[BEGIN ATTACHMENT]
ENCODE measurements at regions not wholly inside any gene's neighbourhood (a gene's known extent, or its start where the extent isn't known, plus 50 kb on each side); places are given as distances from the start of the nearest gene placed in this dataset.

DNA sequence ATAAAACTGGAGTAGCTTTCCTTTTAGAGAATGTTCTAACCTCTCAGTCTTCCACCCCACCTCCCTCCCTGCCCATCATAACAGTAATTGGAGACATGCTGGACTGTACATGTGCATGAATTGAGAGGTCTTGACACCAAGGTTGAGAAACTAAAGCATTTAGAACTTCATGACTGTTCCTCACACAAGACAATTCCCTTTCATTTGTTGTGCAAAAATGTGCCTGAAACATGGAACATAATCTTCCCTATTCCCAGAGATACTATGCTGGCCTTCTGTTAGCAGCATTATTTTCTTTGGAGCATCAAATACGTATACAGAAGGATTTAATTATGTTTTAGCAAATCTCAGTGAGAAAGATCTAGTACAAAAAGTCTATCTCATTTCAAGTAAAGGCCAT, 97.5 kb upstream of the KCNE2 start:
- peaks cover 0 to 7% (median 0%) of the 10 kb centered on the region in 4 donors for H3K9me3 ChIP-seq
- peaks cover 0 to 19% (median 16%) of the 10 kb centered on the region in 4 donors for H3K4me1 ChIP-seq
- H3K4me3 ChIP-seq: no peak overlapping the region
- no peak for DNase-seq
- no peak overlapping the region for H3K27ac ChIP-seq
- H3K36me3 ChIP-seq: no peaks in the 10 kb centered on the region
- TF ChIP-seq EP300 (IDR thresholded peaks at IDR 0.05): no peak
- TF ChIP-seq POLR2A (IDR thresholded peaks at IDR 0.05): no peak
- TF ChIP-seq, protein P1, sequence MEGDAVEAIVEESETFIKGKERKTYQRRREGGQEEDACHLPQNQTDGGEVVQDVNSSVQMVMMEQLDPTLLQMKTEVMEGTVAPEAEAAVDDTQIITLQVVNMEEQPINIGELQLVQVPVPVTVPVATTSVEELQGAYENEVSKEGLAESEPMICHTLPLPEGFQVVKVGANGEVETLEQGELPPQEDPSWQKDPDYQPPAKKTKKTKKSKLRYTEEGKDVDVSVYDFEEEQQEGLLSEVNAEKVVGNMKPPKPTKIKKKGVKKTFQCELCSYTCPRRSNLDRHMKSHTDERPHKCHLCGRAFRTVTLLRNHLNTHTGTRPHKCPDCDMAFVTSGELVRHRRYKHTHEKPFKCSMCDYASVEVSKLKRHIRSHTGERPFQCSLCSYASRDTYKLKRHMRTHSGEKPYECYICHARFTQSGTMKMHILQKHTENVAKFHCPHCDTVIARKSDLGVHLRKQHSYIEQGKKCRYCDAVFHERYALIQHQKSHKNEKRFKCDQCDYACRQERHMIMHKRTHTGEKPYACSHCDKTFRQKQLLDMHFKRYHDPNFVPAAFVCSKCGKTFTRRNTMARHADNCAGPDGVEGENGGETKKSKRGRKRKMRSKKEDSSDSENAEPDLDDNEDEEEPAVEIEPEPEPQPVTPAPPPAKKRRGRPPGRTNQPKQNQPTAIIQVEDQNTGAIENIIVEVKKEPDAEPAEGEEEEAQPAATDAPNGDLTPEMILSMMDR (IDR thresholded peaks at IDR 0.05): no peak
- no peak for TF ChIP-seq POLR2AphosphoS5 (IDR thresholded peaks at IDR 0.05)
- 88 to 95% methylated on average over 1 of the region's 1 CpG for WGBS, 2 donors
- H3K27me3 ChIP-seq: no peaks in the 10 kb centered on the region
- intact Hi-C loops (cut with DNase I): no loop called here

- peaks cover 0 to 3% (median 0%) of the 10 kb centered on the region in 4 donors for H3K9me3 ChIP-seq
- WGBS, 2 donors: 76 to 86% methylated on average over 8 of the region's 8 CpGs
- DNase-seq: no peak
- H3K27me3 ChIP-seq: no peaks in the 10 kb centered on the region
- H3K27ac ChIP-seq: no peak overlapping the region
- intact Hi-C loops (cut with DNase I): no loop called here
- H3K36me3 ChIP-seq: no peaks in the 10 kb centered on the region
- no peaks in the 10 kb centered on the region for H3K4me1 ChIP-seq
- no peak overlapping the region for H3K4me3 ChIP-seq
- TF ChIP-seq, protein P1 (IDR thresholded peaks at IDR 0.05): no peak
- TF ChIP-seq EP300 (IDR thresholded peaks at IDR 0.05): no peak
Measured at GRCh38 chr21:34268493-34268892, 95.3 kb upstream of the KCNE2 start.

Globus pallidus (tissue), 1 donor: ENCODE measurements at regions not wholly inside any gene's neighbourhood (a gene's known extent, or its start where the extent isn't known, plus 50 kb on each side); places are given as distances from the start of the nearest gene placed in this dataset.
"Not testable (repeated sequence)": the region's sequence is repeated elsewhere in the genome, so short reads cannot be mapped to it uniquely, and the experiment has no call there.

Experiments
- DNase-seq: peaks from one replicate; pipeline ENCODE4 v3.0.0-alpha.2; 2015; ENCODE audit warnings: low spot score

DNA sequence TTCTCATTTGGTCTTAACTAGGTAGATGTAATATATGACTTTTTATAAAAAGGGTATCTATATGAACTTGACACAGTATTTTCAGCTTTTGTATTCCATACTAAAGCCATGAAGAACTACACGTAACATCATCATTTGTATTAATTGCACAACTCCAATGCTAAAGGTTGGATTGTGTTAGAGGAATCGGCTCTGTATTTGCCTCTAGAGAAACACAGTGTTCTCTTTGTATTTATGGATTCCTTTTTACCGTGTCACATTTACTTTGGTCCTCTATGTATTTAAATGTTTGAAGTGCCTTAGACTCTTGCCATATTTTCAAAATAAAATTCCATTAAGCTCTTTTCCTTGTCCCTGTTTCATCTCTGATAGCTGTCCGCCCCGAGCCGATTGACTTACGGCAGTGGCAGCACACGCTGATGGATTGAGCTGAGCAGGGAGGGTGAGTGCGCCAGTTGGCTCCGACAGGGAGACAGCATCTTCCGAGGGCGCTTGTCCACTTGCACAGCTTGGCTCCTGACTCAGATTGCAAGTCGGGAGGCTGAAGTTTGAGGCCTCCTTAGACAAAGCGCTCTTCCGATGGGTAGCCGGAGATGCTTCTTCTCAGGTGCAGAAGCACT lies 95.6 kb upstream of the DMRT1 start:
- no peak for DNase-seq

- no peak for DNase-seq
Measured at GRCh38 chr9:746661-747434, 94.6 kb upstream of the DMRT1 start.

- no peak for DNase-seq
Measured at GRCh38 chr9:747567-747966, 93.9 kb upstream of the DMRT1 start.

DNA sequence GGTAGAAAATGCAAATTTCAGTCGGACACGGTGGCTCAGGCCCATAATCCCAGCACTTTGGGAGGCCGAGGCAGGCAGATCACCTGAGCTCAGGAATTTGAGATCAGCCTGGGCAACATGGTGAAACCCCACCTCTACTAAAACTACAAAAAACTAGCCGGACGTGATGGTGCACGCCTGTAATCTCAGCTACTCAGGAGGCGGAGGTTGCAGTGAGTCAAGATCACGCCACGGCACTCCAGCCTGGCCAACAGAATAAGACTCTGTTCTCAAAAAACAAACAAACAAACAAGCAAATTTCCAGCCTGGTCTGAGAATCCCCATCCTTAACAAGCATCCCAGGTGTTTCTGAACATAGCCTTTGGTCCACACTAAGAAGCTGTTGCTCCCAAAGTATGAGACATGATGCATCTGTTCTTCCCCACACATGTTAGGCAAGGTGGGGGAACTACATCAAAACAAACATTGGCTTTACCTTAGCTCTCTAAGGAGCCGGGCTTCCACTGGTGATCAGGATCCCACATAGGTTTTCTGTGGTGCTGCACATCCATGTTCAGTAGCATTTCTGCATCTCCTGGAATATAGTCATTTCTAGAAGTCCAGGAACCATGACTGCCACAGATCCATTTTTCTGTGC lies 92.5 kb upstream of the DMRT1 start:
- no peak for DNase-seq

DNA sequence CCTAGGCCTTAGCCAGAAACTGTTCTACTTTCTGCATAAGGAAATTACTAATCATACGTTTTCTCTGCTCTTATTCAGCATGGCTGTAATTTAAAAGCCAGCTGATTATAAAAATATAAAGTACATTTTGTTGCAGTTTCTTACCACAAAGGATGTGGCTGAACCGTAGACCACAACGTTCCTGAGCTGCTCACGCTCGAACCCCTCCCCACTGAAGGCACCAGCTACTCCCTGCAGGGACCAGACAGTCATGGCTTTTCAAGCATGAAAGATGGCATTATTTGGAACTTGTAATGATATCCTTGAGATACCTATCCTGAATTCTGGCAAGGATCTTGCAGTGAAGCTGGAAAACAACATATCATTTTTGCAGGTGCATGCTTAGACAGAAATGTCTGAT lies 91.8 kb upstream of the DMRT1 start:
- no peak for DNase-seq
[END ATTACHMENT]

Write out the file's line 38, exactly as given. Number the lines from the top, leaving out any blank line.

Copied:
DNA sequence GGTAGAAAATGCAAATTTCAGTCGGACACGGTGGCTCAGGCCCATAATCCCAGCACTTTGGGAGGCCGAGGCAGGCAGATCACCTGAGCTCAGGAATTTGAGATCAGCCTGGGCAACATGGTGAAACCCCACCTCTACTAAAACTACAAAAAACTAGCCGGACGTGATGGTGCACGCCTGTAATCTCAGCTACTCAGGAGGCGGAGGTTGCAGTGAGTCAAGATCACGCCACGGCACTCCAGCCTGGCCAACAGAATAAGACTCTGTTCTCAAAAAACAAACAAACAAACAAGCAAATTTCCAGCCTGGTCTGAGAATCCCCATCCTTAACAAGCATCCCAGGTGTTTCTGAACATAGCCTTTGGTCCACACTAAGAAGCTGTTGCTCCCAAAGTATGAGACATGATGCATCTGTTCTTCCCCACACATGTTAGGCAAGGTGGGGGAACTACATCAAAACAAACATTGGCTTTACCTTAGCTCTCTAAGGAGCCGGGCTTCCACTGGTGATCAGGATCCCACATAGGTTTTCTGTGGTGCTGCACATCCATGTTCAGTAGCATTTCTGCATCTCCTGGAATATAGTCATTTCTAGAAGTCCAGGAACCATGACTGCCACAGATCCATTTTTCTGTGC lies 92.5 kb upstream of the DMRT1 start: